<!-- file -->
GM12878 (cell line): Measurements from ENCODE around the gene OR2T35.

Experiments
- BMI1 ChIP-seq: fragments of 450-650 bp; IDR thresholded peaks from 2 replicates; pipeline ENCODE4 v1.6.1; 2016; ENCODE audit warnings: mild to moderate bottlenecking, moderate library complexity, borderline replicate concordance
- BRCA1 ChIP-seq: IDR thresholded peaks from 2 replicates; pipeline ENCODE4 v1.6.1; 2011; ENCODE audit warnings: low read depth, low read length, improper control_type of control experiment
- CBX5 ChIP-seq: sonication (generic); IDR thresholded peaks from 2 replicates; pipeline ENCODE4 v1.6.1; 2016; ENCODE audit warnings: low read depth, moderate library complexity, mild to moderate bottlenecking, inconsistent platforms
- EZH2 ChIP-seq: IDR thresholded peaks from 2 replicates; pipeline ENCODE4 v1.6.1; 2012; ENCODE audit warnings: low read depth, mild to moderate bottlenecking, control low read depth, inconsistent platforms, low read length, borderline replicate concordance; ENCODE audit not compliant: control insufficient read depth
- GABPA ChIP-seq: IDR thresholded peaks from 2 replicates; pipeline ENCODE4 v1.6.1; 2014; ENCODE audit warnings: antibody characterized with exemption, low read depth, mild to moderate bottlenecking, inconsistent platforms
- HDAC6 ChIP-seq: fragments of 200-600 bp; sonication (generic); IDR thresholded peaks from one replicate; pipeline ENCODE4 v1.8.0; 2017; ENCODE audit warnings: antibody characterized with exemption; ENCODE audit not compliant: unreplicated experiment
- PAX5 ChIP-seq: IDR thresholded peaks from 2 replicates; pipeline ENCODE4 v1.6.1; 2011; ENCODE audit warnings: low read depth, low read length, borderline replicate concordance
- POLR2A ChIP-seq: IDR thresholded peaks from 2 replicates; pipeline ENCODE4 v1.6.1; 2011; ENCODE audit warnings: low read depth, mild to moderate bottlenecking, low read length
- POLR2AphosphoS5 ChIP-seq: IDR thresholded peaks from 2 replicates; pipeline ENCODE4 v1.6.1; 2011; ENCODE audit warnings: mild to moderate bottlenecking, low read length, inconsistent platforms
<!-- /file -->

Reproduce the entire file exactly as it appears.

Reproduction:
GM12878 (cell line): Measurements from ENCODE around the gene OR2T35.

Experiments
- BMI1 ChIP-seq: fragments of 450-650 bp; IDR thresholded peaks from 2 replicates; pipeline ENCODE4 v1.6.1; 2016; ENCODE audit warnings: mild to moderate bottlenecking, moderate library complexity, borderline replicate concordance
- BRCA1 ChIP-seq: IDR thresholded peaks from 2 replicates; pipeline ENCODE4 v1.6.1; 2011; ENCODE audit warnings: low read depth, low read length, improper control_type of control experiment
- CBX5 ChIP-seq: sonication (generic); IDR thresholded peaks from 2 replicates; pipeline ENCODE4 v1.6.1; 2016; ENCODE audit warnings: low read depth, moderate library complexity, mild to moderate bottlenecking, inconsistent platforms
- EZH2 ChIP-seq: IDR thresholded peaks from 2 replicates; pipeline ENCODE4 v1.6.1; 2012; ENCODE audit warnings: low read depth, mild to moderate bottlenecking, control low read depth, inconsistent platforms, low read length, borderline replicate concordance; ENCODE audit not compliant: control insufficient read depth
- GABPA ChIP-seq: IDR thresholded peaks from 2 replicates; pipeline ENCODE4 v1.6.1; 2014; ENCODE audit warnings: antibody characterized with exemption, low read depth, mild to moderate bottlenecking, inconsistent platforms
- HDAC6 ChIP-seq: fragments of 200-600 bp; sonication (generic); IDR thresholded peaks from one replicate; pipeline ENCODE4 v1.8.0; 2017; ENCODE audit warnings: antibody characterized with exemption; ENCODE audit not compliant: unreplicated experiment
- PAX5 ChIP-seq: IDR thresholded peaks from 2 replicates; pipeline ENCODE4 v1.6.1; 2011; ENCODE audit warnings: low read depth, low read length, borderline replicate concordance
- POLR2A ChIP-seq: IDR thresholded peaks from 2 replicates; pipeline ENCODE4 v1.6.1; 2011; ENCODE audit warnings: low read depth, mild to moderate bottlenecking, low read length
- POLR2AphosphoS5 ChIP-seq: IDR thresholded peaks from 2 replicates; pipeline ENCODE4 v1.6.1; 2011; ENCODE audit warnings: mild to moderate bottlenecking, low read length, inconsistent platforms